After some searching and a phone call, an adapter for the head unit was located at Installer.com. It is called the NSD-86111 and does work very well. I had to sit there and stare at it for 30 minutes and examine all the connections to make sure no “stock” wiring options were bypassed. Works very well for what I wanted to do with very few modifications. I did have to remove two little blue plastic pieces that block some connectors and had to cut only 4 wires on the adapter to hook up my speakers to the amps. In the end, absolutely none of the stock wiring behind the head unit was altered. All plug-and-play. The only task that took a little time was running the speaker feed and return wires down to the amps below the passenger seat.
Next on the agenda was to mount the amplifier platform and hook up all the wires to the terminals. It was going very well and I was close to being done when I blew the switched hot fuse by making a careless mistake. I had a spare 10amp, 20amp, and 25amp but no 15amp like it needed. By the way, the fuse for the switched hot on the EK1 is Number 11 in the fuse block beneath the drivers seat. Had to stop there until I could run to town and get a fuse.
While waiting on the fuse, I decided to start thinking about subwoofer placement. There are really only two places that I would consider placing the subwoofer. One is directly behind the driver’s seat pointing to the right, or underneath the rear passenger seats up against the driver’s side wall aiming towards the front. Both places have good options for securing it. In the end, the decision was made to put it underneath the rear seat. It wouldn’t be as noticeable and is less likely to get damaged by luggage, riding gear and so forth. The supplied straps were used to secure it and the wire tucked nicely behind the trim and floor covering.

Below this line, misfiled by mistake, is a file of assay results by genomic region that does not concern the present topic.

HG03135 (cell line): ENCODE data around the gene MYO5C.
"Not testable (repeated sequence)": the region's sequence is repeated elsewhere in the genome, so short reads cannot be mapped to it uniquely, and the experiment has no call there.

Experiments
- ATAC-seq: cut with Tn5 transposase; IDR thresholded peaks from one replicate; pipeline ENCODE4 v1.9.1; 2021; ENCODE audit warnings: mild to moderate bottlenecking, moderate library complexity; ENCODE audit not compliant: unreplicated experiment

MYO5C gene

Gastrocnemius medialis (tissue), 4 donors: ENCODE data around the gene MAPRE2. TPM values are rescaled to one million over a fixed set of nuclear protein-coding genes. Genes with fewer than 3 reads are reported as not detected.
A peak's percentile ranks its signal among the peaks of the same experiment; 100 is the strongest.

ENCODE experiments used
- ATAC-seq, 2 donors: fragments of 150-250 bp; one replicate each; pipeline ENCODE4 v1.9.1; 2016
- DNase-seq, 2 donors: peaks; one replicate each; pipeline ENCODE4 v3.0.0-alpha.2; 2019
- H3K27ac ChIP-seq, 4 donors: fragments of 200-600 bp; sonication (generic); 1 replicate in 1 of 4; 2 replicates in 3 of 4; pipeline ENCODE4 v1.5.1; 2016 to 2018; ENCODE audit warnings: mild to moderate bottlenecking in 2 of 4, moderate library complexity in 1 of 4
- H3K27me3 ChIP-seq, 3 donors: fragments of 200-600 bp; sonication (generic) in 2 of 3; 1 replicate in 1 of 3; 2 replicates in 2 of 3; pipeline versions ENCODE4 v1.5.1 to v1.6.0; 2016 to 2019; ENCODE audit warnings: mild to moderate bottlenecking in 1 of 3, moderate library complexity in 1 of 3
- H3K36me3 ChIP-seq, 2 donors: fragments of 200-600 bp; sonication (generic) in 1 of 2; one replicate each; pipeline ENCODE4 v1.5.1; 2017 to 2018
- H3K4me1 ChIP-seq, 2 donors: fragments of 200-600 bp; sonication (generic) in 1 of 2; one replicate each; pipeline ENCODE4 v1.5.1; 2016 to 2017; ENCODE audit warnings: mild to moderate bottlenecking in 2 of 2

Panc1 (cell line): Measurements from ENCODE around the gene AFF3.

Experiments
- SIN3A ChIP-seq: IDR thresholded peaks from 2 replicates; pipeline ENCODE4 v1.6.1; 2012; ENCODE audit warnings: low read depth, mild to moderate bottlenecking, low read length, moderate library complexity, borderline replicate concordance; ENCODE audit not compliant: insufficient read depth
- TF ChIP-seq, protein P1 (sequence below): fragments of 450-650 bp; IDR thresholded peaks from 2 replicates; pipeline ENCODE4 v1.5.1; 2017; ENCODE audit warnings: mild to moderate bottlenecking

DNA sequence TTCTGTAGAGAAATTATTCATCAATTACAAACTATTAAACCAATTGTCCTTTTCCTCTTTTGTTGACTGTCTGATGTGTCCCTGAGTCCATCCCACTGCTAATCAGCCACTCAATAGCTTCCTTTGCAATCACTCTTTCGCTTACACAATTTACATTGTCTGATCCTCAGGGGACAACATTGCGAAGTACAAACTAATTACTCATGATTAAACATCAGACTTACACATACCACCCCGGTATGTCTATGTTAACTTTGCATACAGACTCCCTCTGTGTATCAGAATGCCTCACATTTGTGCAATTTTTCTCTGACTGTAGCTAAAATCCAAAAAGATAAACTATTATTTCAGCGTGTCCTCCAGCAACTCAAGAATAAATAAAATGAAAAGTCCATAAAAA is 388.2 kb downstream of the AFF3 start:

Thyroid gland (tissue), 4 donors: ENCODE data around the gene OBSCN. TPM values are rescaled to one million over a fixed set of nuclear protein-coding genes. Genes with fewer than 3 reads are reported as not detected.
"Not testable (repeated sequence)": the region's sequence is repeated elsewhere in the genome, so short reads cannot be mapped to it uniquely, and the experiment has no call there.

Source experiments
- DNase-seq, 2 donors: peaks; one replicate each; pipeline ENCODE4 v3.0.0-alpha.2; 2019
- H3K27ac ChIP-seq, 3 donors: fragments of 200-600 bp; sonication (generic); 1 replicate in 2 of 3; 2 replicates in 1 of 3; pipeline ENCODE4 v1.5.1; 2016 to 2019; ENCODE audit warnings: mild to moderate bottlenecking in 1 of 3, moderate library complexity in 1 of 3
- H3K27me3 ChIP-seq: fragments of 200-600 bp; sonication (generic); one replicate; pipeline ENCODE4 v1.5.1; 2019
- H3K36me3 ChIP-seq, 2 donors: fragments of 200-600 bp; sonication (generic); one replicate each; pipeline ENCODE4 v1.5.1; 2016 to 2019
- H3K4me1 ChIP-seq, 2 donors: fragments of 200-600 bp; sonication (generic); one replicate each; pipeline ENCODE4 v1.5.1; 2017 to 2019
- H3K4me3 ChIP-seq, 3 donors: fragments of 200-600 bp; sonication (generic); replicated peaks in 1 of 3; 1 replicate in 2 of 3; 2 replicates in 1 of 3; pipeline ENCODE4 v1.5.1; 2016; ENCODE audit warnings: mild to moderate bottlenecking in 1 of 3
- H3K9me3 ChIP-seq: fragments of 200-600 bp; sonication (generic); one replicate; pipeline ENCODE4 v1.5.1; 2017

Picked up some spare fuses and popped in the 15amp that was blown on the switched hot. Turned on the van and the subwoofer worked but none of the other speakers did. The little Proton amp was on as the red light was glowing but there was zero output. I tried switching over to the built in high-level input to no avail. It was just plain dead. Oh well, I’m sure I got my money’s worth back in the late 80’s when it was in use.
Onward! The only option to power the door and dash speakers was to use the head unit until I could get another amp. A little re-wiring was necessary and I moved the subwoofer amp on the platform to allow for another/larger one for the front speakers. Took about 30 minutes but that got me up and going! Sounds so much better than the pure stock setup that we’d been dealing with. Quite pleased!
I found a nice Blaupunkt amplifier that will fit well on the platform and is more than suited for powering all the front speakers. It is on the way and should be in place soon. That will wrap up my work on the sound system other than a little fine tuning of the subwoofer amp’s digital settings. I’ve get very little time and money tied up on this project so I’m very happy with the result.
The next installment will focus on some sort of partition that will be placed behind the rear seats. Hope to get started on that within the next two to three weeks as time permits. Stay tuned!
See you on the trail!